Photo by Craig Sunter
Around the World in Eighty Days by Jules Verne
I'll just be honest. This book was first published in 1873, and it dealt with a lot of other countries' customs and peoples. I was very pleasantly surprised that this book was not incredibly racist from a modern viewpoint. It's an interesting book. There's lots of action, and you get to see a the world as Verne saw it in the late 1800s. How Verne describes other races isn't necessarily how we'd describe them today, but I really didn't feel he was automatically thinking to himself, "We're better than them." In fact, the main love interest of Phileas Fogg (the ridiculously unflappable rich, English man who makes a bet at his club that he can travel around the world in 80 days) is an Indian woman. She is an Indian woman who was rescued from being sacrificed on her husband's funeral pyre, so Verne doesn't shy away from condemning some cultures' (pretty horrific) practices, but at no point do any of the characters think that a white man and an Indian woman should not be married. Keep in mind that interracial marriages were illegal in some U.S. states until 1967 (ahem, the South). So I got to take a tour of the world in the 1870s, and I got that tour from a very entertaining French man who, honestly, impressed me.
Note: lots of means of travel were used in this story (even an elephant) but nobody ever travelled by balloon. Even though there was a hot air balloon on the cover of my book!
Photo by Gerry Balding
The Selection series by Kiera Cass
This is actually a trilogy, but I read all three, and the third book was my favorite, so I'm just going to wrap them all into one. This series has one of those premises that you can just tell teenage girls are going to love. The idea is that a future (dystopian) society, which seems to have taken over the current United States, selects its future princess by setting its prince up in a The Bachelor-type reality show. A girl is selected from each of the country's regions to compete to become the Princess. There's as caste system in the country, which seems a little weird but at least is an interested concept, and the books get a bit catty in the middle (especially book 2) but the third book deals with a lot of the politics and issues of the world, and was my favorite. They were a fun read.
Photo by Pietro Izzo
James Herriot's Cat Stories by James Herriot, Illustrations by Lesley Holmes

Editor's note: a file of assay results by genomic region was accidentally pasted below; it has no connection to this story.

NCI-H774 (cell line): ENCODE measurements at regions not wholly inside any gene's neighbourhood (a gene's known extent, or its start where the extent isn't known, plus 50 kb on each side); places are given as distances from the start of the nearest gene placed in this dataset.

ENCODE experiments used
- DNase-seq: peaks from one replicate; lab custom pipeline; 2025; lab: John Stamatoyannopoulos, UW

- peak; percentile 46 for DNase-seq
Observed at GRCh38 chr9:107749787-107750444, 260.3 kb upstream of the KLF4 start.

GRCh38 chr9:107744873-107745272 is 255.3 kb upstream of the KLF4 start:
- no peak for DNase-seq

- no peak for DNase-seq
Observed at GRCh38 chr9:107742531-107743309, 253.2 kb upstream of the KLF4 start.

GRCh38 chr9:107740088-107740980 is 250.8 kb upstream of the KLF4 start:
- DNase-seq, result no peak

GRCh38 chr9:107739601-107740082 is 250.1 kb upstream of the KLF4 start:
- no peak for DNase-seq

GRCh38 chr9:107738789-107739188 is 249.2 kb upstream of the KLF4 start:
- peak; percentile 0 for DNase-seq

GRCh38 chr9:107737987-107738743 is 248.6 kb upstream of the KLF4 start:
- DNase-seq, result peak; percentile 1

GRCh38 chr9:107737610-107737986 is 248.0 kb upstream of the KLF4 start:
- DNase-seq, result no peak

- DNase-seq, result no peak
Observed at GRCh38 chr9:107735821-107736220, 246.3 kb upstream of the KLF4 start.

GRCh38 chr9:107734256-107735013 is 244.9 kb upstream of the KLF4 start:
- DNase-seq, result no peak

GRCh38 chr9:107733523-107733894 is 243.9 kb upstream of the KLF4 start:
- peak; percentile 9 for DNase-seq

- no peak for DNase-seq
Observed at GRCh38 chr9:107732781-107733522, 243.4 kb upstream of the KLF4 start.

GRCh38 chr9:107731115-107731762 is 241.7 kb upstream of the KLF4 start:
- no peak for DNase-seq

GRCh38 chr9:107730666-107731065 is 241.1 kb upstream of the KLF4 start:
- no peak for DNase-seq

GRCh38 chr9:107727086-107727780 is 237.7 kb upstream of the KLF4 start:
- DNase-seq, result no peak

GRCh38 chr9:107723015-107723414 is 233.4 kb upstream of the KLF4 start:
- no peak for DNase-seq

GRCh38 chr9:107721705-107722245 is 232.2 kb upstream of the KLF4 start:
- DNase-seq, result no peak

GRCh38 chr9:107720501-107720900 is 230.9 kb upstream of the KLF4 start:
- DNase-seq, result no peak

For those who don't know, James Herriot was the pen name of a real, live vet in the U.K. in the 1940s through 1970s. He tells stories from his time as a vet, taking place in the Yorkshire countryside. It was an interesting time when cats weren't necessarily accepted as cosseted pets. I actually read this intending to have one of my characters read it, but that was for my abandoned project. I will say that Herriot has a real flare for making you smile.
Photo by Chau kar Man
Scarlet: The Lunar Chronicles, Book 2 by Marissa Meyer
I'm enjoying this series. I'm not one of those people who has to read a book the second it comes out, especially when I know the last book in the series isn't out yet. Meyer has created a really interesting twist on some classic fairytales. This one is based on Little Red Riding Hood, only the wolf is (sort of) a good guy, and the main character, Scarlet, meets up with cyborg-in-hiding Cinder from the last book. Then they're all on the run in a talking spaceship. Fun times!
This is the painting I did of the evil Queen Levana from the Lunar Chronicles.
Before I Fall by Lauren Oliver
A sort of Mean Girls meets Groundhog Day. I feel a little weird comparing a book to two movies, but that's the best description I've got. This book has been one of those Must Read YA books, so I figured I'd try it out. Oliver manages to take a truly unlikable main character and slowly make her likable. More importantly, she doesn't lose you along the way. Without giving away any spoilers, I'll just say that the person I felt the most for at the very end was the love interest.
I wasn't really sure what image to use for this book, so I went with a fallen leaf.
Photo by Ryan
Escape from Mr. Lemoncello's Library by Chris Grabenstein
This book comes highly recommended to the Middle Grade crowd. I keep hearing comparisons to Charlie and the Chocolate Factory, but it reminded me more of The Westing Game. Both were great books. In this book, Kyle Keeley manages to win a spot as one of the twelve twelve-year-olds to get to stay overnight in Mr. Lemoncello's brand new, high tech library. What they don't know yet is that their overnight lock-in will turn into a competitive game with a valuable prize. I personally loved that this book was set in a wacky library with all sorts of cool, book-related events.
Photo by Jon Westra
Behind the Scenes by Dahlia Adler
A fun, quick book. I mostly read it because I follow Dahlia's blog, but every now and again all I want is something nice and easy. It's about an ordinary girl falling for a movie star (both are teens). Sometimes the girl annoyed me, but, hey, she's going through some stuff, so I'll give her a pass, and it entertained me for one snowy weekend day.
Photo by Joe Penniston
(Honestly, I picked this photo mostly just because I liked it.)
There were probably a few other books (I've been doing a lot of reading since I'm in the in-between phase in writing), but these are the ones I came up with today.